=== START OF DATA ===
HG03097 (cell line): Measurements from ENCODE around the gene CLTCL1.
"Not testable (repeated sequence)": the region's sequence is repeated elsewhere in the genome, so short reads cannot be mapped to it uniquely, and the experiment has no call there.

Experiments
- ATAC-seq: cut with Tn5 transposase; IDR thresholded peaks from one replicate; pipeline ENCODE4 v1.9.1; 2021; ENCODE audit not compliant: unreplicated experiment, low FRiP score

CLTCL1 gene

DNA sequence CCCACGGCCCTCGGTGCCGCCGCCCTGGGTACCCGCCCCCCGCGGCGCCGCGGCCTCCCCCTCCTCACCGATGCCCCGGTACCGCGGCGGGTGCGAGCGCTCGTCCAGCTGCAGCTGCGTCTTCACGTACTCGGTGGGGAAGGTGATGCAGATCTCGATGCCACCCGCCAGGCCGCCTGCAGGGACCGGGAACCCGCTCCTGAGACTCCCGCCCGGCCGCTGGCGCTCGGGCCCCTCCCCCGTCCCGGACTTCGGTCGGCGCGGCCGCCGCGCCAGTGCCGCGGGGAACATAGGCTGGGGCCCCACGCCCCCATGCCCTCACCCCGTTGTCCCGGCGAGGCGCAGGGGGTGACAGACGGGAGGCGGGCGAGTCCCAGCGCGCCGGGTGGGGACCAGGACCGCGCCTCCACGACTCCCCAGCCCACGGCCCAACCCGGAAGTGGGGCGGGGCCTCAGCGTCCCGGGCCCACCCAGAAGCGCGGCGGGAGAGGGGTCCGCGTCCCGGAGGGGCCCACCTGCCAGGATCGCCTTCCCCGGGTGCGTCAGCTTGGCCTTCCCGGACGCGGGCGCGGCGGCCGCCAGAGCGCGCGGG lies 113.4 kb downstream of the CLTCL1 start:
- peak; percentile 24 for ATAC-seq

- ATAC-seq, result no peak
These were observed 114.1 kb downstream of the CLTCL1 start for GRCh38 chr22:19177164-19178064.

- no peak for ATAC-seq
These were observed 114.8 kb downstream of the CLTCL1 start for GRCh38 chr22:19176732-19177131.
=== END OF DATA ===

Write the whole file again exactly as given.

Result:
HG03097 (cell line): Measurements from ENCODE around the gene CLTCL1.
"Not testable (repeated sequence)": the region's sequence is repeated elsewhere in the genome, so short reads cannot be mapped to it uniquely, and the experiment has no call there.

Experiments
- ATAC-seq: cut with Tn5 transposase; IDR thresholded peaks from one replicate; pipeline ENCODE4 v1.9.1; 2021; ENCODE audit not compliant: unreplicated experiment, low FRiP score

CLTCL1 gene

DNA sequence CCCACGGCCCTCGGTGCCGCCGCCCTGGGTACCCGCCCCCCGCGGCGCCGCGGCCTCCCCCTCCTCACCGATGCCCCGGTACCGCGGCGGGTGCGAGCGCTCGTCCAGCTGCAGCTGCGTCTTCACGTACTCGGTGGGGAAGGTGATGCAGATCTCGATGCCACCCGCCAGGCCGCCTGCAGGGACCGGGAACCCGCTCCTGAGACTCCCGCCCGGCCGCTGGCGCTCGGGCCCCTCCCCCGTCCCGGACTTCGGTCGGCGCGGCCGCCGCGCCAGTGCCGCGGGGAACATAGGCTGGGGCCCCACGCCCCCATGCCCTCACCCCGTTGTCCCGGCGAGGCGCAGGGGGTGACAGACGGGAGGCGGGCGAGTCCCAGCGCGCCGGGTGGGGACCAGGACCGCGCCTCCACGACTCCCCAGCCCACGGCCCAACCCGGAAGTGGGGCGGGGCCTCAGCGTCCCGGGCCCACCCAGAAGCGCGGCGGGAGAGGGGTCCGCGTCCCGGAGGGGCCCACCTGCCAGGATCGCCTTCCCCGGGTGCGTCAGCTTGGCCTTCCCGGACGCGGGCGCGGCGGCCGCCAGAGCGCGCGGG lies 113.4 kb downstream of the CLTCL1 start:
- peak; percentile 24 for ATAC-seq

- ATAC-seq, result no peak
These were observed 114.1 kb downstream of the CLTCL1 start for GRCh38 chr22:19177164-19178064.

- no peak for ATAC-seq
These were observed 114.8 kb downstream of the CLTCL1 start for GRCh38 chr22:19176732-19177131.